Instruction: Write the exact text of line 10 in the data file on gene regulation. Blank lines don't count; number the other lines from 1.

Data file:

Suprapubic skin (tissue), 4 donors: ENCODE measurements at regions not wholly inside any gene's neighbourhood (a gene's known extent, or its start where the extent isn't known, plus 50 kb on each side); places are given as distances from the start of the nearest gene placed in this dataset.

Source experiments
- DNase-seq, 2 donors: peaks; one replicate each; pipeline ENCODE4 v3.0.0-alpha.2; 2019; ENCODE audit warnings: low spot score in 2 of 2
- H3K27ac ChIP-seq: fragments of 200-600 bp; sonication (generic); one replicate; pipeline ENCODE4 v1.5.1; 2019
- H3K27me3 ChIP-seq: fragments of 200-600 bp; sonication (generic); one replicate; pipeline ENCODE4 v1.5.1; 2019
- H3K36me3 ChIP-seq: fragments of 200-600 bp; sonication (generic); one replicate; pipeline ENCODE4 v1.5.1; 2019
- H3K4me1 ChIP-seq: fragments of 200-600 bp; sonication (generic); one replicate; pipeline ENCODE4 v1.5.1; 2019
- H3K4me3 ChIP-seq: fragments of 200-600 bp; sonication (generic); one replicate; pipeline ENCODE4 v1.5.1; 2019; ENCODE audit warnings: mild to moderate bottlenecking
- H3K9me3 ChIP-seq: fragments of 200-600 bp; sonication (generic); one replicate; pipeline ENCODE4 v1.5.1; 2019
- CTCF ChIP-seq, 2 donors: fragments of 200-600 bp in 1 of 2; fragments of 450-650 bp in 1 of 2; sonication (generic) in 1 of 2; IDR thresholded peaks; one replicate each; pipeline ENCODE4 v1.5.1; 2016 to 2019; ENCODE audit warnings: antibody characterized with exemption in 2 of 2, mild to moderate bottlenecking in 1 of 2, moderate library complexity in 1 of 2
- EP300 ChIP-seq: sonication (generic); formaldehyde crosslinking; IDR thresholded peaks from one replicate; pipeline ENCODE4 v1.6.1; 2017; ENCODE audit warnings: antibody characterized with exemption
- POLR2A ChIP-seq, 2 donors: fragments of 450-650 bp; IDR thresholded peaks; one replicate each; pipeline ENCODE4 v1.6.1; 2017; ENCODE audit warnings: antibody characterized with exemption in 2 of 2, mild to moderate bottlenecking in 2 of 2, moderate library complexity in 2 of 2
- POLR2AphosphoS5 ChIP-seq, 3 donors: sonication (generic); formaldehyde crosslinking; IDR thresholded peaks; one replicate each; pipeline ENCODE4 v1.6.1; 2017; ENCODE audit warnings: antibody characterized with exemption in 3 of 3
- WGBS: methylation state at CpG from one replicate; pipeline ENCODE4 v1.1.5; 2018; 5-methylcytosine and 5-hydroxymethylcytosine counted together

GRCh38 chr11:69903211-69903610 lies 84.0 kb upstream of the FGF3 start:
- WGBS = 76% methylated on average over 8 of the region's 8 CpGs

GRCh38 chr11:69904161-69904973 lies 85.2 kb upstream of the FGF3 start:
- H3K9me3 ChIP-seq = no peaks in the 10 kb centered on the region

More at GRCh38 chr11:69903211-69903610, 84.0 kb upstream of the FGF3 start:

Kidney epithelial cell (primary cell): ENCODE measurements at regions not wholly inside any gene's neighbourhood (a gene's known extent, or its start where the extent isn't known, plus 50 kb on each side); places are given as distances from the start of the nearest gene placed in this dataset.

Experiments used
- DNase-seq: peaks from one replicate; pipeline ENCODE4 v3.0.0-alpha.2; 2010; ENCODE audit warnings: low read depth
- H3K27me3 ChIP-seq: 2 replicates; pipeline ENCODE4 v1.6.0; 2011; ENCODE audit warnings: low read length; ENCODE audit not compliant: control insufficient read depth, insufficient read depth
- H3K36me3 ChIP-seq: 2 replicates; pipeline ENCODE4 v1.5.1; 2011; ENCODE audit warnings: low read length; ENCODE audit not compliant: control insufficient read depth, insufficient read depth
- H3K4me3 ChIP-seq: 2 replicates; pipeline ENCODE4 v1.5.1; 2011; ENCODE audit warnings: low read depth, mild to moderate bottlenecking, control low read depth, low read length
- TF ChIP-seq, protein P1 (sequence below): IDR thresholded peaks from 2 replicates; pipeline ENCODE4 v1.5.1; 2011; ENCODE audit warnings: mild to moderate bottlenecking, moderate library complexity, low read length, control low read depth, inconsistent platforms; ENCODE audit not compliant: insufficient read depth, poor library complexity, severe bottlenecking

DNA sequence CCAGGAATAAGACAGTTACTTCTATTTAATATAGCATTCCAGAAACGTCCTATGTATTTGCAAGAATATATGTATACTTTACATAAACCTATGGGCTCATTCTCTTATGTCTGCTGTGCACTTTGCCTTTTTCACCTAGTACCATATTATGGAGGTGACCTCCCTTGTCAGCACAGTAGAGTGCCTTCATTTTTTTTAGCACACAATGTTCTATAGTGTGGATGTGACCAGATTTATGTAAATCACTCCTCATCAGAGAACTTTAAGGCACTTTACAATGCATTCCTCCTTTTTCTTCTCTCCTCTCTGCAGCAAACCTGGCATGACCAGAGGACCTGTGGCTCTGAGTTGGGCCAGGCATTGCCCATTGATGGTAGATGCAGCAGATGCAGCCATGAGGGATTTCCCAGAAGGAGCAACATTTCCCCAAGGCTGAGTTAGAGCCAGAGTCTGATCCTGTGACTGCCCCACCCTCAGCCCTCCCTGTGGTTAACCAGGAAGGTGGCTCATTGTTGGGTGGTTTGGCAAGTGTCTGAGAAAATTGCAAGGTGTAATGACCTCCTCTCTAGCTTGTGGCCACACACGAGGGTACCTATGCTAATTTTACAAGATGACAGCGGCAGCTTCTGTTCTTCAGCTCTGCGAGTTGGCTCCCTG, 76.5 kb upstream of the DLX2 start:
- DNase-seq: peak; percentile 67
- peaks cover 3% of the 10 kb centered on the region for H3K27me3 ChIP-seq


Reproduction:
- CTCF ChIP-seq, 2 donors: fragments of 200-600 bp in 1 of 2; fragments of 450-650 bp in 1 of 2; sonication (generic) in 1 of 2; IDR thresholded peaks; one replicate each; pipeline ENCODE4 v1.5.1; 2016 to 2019; ENCODE audit warnings: antibody characterized with exemption in 2 of 2, mild to moderate bottlenecking in 1 of 2, moderate library complexity in 1 of 2